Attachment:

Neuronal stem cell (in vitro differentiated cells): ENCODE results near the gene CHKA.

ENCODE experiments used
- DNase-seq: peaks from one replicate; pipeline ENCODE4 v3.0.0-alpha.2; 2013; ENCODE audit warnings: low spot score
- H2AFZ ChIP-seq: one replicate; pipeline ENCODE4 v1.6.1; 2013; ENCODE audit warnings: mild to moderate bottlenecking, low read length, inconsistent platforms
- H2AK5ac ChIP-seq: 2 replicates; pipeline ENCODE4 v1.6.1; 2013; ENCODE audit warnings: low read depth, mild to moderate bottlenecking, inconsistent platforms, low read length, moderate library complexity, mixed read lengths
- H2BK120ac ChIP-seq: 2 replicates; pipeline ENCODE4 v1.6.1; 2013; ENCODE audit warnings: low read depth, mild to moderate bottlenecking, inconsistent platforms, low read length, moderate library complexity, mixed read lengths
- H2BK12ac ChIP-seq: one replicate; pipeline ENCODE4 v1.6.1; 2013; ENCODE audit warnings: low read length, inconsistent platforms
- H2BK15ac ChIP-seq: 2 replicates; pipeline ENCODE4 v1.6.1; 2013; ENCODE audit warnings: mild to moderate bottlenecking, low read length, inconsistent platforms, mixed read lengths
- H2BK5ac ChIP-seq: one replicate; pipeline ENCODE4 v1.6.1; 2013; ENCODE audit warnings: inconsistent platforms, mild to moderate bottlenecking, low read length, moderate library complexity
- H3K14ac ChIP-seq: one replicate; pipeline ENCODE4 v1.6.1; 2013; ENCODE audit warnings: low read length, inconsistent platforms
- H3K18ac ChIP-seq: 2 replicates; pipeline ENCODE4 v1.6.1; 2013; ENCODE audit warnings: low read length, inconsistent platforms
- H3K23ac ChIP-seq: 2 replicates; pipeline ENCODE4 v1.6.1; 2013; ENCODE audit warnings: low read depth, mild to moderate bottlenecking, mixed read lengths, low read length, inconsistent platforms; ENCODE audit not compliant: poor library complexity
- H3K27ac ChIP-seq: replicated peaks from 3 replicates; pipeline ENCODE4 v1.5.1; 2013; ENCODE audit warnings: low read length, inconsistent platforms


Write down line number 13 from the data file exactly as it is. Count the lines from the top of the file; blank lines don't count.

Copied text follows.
- H3K27ac ChIP-seq: replicated peaks from 3 replicates; pipeline ENCODE4 v1.5.1; 2013; ENCODE audit warnings: low read length, inconsistent platforms